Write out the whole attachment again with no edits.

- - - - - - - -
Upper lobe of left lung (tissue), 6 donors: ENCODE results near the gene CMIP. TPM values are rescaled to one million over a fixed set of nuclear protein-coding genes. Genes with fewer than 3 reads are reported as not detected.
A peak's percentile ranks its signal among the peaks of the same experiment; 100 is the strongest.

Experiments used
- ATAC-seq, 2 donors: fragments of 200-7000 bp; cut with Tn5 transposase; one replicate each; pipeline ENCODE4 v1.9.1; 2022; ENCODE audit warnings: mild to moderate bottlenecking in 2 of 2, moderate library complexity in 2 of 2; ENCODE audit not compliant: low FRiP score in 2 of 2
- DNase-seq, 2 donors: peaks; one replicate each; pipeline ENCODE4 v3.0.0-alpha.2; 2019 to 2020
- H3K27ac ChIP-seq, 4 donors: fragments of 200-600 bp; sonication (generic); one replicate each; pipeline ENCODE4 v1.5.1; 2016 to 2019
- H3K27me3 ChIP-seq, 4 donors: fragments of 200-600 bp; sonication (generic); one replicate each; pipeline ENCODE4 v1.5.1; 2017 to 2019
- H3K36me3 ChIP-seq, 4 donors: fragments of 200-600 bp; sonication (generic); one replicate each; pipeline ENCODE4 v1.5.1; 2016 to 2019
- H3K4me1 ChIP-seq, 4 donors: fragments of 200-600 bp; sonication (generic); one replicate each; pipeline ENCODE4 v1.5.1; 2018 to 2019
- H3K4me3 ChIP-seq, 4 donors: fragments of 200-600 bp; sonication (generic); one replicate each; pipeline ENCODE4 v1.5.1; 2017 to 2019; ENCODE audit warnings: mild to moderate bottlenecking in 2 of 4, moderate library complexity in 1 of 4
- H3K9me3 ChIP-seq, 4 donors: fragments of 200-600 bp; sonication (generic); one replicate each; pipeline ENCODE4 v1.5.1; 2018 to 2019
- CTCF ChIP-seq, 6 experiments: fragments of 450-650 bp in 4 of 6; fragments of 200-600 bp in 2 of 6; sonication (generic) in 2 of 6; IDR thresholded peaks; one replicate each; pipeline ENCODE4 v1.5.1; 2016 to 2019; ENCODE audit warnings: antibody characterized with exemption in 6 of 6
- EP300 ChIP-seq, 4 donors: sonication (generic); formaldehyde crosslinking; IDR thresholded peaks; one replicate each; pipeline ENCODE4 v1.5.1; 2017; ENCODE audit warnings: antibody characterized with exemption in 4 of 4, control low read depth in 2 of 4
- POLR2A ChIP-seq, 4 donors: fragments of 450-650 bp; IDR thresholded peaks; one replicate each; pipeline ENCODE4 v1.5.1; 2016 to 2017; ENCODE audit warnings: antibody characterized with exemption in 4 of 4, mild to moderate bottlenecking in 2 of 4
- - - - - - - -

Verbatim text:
Upper lobe of left lung (tissue), 6 donors: ENCODE results near the gene CMIP. TPM values are rescaled to one million over a fixed set of nuclear protein-coding genes. Genes with fewer than 3 reads are reported as not detected.
A peak's percentile ranks its signal among the peaks of the same experiment; 100 is the strongest.

Experiments used
- ATAC-seq, 2 donors: fragments of 200-7000 bp; cut with Tn5 transposase; one replicate each; pipeline ENCODE4 v1.9.1; 2022; ENCODE audit warnings: mild to moderate bottlenecking in 2 of 2, moderate library complexity in 2 of 2; ENCODE audit not compliant: low FRiP score in 2 of 2
- DNase-seq, 2 donors: peaks; one replicate each; pipeline ENCODE4 v3.0.0-alpha.2; 2019 to 2020
- H3K27ac ChIP-seq, 4 donors: fragments of 200-600 bp; sonication (generic); one replicate each; pipeline ENCODE4 v1.5.1; 2016 to 2019
- H3K27me3 ChIP-seq, 4 donors: fragments of 200-600 bp; sonication (generic); one replicate each; pipeline ENCODE4 v1.5.1; 2017 to 2019
- H3K36me3 ChIP-seq, 4 donors: fragments of 200-600 bp; sonication (generic); one replicate each; pipeline ENCODE4 v1.5.1; 2016 to 2019
- H3K4me1 ChIP-seq, 4 donors: fragments of 200-600 bp; sonication (generic); one replicate each; pipeline ENCODE4 v1.5.1; 2018 to 2019
- H3K4me3 ChIP-seq, 4 donors: fragments of 200-600 bp; sonication (generic); one replicate each; pipeline ENCODE4 v1.5.1; 2017 to 2019; ENCODE audit warnings: mild to moderate bottlenecking in 2 of 4, moderate library complexity in 1 of 4
- H3K9me3 ChIP-seq, 4 donors: fragments of 200-600 bp; sonication (generic); one replicate each; pipeline ENCODE4 v1.5.1; 2018 to 2019
- CTCF ChIP-seq, 6 experiments: fragments of 450-650 bp in 4 of 6; fragments of 200-600 bp in 2 of 6; sonication (generic) in 2 of 6; IDR thresholded peaks; one replicate each; pipeline ENCODE4 v1.5.1; 2016 to 2019; ENCODE audit warnings: antibody characterized with exemption in 6 of 6
- EP300 ChIP-seq, 4 donors: sonication (generic); formaldehyde crosslinking; IDR thresholded peaks; one replicate each; pipeline ENCODE4 v1.5.1; 2017; ENCODE audit warnings: antibody characterized with exemption in 4 of 4, control low read depth in 2 of 4
- POLR2A ChIP-seq, 4 donors: fragments of 450-650 bp; IDR thresholded peaks; one replicate each; pipeline ENCODE4 v1.5.1; 2016 to 2017; ENCODE audit warnings: antibody characterized with exemption in 4 of 4, mild to moderate bottlenecking in 2 of 4